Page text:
Paul Pierce’s Maturity Evident in Comeback Win Over Pacers

Paul Pierce's Maturity Evident in Comeback Win Over Pacers Whenever Celtics head coach Doc Rivers wants to teach his children about how to succeed in sports, he turns to Paul Pierce as an example.

Pierce's latest gem simply provides Rivers with a little more material.

"It's just a good message — confidence is key," Rivers said after Pierce erased a miserable first half with a string of big shots down the stretch in Boston's 103-94 win over Indiana on Tuesday night.

Two nights removed from a 29-point effort in which he matched a franchise record by making all six of his 3-pointers, Pierce missed his first 10 shots against the Pacers.

His first basket came with just 9:01 remaining in the game, a layup that gave the C's an 84-81 lead. A Pierce step-back jumper broke an 86-86 tie with 4:51 left and his lone 3-pointer with 3:33 to go made it a seven-point game.

Later, Pierce added four points in a span of 25 seconds to keep the Pacers at bay and erase any memories of an 0-for-7, zero-assist first half.

"Just sticking with it," Pierce said of the key to the turnaround.

Both Rivers and Pierce met with the media following the game and, without consulting with one another, referenced the same December 2001 game in which Pierce scored 46 of his 48 points after halftime in a win at New Jersey.

He had gone 1-for-16 in the first half, but made 12 of 18 shots after intermission.

Rivers said that game has always been his favorite unit in "Confidence 101," even though his children might roll their eyes. Pierce simply uses it as a reminder: Once a scorer, always a scorer.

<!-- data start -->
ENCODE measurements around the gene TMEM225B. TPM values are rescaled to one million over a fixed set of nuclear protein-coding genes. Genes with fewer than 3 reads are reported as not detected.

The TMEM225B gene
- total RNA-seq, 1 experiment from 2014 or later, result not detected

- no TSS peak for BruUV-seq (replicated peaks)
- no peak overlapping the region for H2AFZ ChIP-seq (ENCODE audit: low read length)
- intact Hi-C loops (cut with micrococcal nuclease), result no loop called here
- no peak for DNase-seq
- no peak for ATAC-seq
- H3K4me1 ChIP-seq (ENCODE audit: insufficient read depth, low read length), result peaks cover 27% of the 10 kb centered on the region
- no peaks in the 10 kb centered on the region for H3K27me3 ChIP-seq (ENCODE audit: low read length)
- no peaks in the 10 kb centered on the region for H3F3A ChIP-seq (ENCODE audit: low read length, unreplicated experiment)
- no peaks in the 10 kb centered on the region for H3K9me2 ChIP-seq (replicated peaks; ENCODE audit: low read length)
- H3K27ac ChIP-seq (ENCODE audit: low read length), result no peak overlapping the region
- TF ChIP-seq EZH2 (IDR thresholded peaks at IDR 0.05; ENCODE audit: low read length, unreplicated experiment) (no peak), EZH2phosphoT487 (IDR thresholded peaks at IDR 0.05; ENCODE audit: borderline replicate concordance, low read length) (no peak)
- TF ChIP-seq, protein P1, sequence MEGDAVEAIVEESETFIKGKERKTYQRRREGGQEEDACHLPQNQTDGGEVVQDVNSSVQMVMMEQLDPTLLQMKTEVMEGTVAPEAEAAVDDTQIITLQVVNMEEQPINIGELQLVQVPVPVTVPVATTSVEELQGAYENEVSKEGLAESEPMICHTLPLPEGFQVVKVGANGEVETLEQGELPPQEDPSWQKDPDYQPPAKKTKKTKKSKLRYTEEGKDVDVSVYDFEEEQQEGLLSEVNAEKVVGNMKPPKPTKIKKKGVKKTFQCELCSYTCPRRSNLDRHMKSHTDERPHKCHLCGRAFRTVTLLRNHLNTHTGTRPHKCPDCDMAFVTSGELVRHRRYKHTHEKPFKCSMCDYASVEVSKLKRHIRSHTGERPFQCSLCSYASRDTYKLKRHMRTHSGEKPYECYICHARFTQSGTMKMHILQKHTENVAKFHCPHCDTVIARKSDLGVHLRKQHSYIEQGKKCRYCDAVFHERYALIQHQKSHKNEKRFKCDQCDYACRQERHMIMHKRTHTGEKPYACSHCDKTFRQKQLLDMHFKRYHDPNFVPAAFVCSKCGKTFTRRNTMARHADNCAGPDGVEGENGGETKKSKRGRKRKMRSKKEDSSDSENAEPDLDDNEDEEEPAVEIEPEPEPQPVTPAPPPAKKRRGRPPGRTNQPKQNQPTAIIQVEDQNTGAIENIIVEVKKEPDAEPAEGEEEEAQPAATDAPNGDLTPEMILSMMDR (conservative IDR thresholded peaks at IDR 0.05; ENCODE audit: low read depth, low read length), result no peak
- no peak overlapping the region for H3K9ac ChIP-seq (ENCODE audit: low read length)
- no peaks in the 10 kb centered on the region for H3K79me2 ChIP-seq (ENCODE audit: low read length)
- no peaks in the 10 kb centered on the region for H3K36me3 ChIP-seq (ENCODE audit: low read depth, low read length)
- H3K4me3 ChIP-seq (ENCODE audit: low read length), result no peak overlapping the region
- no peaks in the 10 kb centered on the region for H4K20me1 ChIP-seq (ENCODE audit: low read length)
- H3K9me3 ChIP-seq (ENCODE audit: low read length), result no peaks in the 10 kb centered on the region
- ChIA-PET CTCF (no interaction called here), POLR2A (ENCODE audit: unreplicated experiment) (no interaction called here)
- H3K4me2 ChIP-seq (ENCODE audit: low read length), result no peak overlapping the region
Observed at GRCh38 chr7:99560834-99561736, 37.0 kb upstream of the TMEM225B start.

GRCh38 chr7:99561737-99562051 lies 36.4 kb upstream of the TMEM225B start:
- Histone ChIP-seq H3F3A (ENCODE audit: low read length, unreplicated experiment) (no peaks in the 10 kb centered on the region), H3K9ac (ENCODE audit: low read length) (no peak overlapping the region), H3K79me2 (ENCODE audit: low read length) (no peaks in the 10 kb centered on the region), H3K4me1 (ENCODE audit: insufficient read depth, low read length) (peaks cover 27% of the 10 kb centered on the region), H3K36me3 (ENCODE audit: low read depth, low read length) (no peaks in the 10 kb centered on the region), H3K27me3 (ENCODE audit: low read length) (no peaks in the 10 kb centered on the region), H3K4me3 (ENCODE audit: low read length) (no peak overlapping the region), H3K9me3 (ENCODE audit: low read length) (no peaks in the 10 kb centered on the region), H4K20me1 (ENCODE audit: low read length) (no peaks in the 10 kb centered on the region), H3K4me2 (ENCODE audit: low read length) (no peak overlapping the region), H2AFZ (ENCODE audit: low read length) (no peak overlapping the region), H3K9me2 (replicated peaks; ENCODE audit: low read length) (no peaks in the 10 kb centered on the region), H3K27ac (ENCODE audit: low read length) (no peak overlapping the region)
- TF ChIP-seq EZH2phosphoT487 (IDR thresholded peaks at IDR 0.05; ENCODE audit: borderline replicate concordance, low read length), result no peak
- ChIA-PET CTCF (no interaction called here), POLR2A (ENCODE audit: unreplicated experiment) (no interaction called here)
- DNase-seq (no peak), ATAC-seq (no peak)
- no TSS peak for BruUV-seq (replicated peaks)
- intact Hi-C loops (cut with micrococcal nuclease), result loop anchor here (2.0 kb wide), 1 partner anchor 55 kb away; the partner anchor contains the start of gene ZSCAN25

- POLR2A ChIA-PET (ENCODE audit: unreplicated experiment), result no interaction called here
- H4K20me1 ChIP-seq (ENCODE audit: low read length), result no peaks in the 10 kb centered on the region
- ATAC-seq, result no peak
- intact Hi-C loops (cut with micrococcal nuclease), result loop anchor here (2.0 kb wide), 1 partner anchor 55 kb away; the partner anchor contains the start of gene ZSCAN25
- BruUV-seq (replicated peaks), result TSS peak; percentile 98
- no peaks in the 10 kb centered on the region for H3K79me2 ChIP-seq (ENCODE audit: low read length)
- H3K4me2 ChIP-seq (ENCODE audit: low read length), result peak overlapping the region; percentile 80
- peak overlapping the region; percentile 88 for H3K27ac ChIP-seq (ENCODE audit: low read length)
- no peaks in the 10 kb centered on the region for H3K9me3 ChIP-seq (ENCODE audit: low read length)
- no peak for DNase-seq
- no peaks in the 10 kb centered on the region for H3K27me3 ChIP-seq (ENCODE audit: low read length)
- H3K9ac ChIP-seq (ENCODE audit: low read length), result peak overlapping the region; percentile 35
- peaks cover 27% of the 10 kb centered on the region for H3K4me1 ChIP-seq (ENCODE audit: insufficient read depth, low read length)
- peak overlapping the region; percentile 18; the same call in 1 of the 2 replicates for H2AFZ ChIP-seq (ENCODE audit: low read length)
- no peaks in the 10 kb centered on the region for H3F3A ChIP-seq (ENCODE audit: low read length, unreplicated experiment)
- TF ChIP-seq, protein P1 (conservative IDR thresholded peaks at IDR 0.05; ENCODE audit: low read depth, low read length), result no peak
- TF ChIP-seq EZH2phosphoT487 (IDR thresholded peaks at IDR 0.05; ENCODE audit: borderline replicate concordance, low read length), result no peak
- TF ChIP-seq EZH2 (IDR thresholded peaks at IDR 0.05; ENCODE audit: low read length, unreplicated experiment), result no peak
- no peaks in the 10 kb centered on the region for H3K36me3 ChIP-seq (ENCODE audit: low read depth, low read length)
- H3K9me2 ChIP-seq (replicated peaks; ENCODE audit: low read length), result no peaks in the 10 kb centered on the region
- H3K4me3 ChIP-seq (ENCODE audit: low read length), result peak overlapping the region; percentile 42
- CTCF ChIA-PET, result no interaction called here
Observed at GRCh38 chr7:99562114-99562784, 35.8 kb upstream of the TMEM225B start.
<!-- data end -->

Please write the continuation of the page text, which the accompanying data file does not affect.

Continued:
"I've been in this league long enough to shrug off shooting slumps," said Pierce, who scored 19 of his 21 points after halftime Tuesday. "The shots I was getting [Tuesday] were good shots. I was thinking it's just gotta be a matter of time before they go in.

"I thought something was wrong with the rim, not with me."

History has shrouded what may have been the issue in the first half of that affair in the Meadowlands over eight years ago. We can pin the blame for Tuesday's sluggish start on the fact that Pierce and his teammates learned just moments before the tip that Kevin Garnett would be inactive with a bruised right thigh.

Playing without Garnett, who is expected back for the Christmas Day matchup with Orlando, robbed the C's of "the guy who we play our offense through," Pierce said.

"I thought it took a second for us to adjust."

A second? Try 24 minutes.

Boston entered halftime trailing 57-42, having shot 30 percent (12-of-40) from the floor. The Celtics had one basket in the final 7-plus minutes of the half and were only in shouting distance because of 15 made free throws.

But Pierce made two more free throws to start a 23-7 run in the third quarter, and his 19-footer midway through the fourth gave the Celtics the lead for good.

Rivers said that at practice on Monday, Garnett was taking his injury in stride and not fighting tooth and nail to be on the court. At one point Pierce walked up to Garnett and said, "Wow, someone's growing up."

Pierce ought to understand maturity. After all, he's got a reputation to uphold in the Rivers household.

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